Late last week I found myself in search of one last book to round things out for Rose City Reader’s European Reading Challenge. I didn’t have much time to read and review anything so my choices were limited. So nothing too lengthy or complicated. I thought about something set in Ukraine, Hungary or the Czech Republic but nothing seemed to fit the bill. But thanks to my local public library I found a novel set in Denmark. While I initially had my doubts, by the end it become obvious Thomas E. Kennedy’s 2013 novel staring a bar-hopping, self-destructive middle-aged jazz aficionado was the perfect end to another year of the European Reading Challenge.
Lately life hasn’t been kind to Kerrigan, an American expat residing in Copenhagen. In his mid-50’s his health is already starting to fail. His wife, a beautiful and vivacious Danish woman almost 30 years his junior has fled abroad with their infant daughter, who may or may not be really his. Broken hearted he succumbs to the instructions of his estranged wife’s lawyer and signs the divorce papers, even though he still loves her despite her transgressions. His once promising academic career is no more and instead he spends his days researching a travel guide to the countless bars of Copenhagen. However, in reality he’s been drinking himself into oblivion, wandering the streets of the Danish capital in an alcoholic haze as he travels from one bar to another. Just to complicate things he’s fallen in love with his literary assistant, a twice divorced voluptuous Danish woman. Not only is he attracted to her physically, but he finds her intelligence, humor and world-weariness just want he needs considering his current wrecked state.
Yes, Kennedy’s novel is a tale of middle age loss and bumbling search for love but it’s also an homage to James Joyce’s modernist masterpiece Ulysses. Just as Leopold Bloom (also cursed with an unfaithful wife) traveled the streets of Dublin so Kerrigan migrates back and forth across Copenhagen. Other similarities become apparent as Kennedy mentions Joyce’s belief that Danish blood coursed through his veins, thanks to the Viking conquests of the British Isles.
Perhaps another reason I ended up liking Kerrigan in Copenhagen more than I expected is I have a weakness for self-destructive individuals, much like the protagonist Charlie Kolostrum in the Austrian novel Pull Yourself Together and Mark Richard as he recalls in his memoir House of Prayer No. 2. No matter what they still manage to achieve some level of success. Kennedy’s repeated inclusion of historical factoids and jazz trivia made for interesting reading and reminded me a bit stylistically what Marisha Pessl did with her outstanding novel Special Topics in Calamity Physics. I guess when it’s all said and done, how could I not like a novel about bars, jazz, history, love and middle-aged regret?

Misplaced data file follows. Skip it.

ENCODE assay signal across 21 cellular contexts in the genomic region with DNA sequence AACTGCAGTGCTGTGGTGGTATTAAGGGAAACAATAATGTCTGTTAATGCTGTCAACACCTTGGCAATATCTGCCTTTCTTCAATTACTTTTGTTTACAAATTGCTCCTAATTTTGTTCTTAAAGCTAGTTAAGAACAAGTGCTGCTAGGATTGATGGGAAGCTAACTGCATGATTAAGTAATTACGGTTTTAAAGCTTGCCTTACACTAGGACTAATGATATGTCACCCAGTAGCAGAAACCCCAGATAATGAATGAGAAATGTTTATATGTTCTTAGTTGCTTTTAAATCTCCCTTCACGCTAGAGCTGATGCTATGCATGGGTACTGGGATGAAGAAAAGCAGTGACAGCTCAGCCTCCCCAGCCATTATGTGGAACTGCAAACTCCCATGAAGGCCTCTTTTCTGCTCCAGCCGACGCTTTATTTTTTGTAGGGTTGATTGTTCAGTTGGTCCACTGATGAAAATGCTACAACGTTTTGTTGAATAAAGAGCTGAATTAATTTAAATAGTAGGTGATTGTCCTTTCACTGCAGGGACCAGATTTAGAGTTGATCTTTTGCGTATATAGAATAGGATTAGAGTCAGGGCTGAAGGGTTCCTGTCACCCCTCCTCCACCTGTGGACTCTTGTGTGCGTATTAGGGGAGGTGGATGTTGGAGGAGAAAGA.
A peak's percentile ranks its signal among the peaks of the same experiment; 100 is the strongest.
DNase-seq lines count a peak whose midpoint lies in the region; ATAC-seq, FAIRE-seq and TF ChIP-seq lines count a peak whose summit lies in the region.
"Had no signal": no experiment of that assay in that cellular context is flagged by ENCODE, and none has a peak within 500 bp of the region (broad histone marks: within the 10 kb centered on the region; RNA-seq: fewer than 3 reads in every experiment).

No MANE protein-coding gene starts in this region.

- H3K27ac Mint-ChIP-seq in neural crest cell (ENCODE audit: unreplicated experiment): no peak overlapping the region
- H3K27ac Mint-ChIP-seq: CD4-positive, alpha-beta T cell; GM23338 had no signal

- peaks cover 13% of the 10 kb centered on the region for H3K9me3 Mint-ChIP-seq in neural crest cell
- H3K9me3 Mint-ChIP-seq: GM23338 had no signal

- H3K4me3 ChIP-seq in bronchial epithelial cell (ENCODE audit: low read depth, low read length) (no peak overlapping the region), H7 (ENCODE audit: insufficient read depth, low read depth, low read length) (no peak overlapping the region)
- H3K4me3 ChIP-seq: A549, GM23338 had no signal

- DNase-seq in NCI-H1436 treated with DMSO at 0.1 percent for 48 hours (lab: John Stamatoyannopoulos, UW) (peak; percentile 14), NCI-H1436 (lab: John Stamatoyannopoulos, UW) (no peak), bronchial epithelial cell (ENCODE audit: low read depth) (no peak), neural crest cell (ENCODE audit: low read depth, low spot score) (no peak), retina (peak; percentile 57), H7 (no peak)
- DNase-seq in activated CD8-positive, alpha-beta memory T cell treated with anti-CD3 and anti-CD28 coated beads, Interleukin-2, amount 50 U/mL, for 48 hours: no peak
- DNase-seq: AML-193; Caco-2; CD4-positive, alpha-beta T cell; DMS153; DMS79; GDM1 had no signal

Funny, I’ve never read a novel set in Switzerland. Last week while looking for books I could read for Rose City Reader’s European Reading Challenge I noticed there was an available copy of Rose Tremain’s novel The Gustav Sonata. Seeing it’s set Switzerland I was tempted grab it. But not knowing anything about Tremain’s 2016 novel I was a bit hesitant. However, after seeing it won the 2016 Jewish Book Award for fiction and received a glowing review in the Guardian I decided secure a copy. After whipping through it in no time I knew I’d made the right decision.
The Gustav Sonata begins a few years after the conclusion of the Second World War when two five-year old boys meet in kindergarten. When Gustav meets Anton, he’s a sad Jewish boy choking back tears. Gustav is immediately drawn to him and takes him under his wing. Before long Gustav finds sanctuary as a treasured guest of Anton’s well to do and loving family. Unfortunately, Gustav’s own home life is less than stellar. Since his father’s death he and his mother have lived a hand to mouth existence, made worse by his mother’s struggles with physical and mental health issues as well as alcohol abuse. Despite the two boys’ differences and Anton’s frequent bouts of nervousness and self-doubt (today he’d probably be diagnosed with an anxiety disorder) a strong bond develops between them, leading to an intense life-long friendship.
Gustav and Anton’s relationship is a reflection of post war Switzerland as whole. Looking back decades later many in that country and around the world condemn Switzerland for its reluctance and eventual refusal to admit Jewish refugees during the Holocaust. This has led to debates on what should be the country’s priorities during times of extreme emergency. Just as Anton and especially Gustav explore and reflect on the successes and failures of their respective parents so others have scrutinized the actions of previous generations of Swiss when faced with tough moral choices.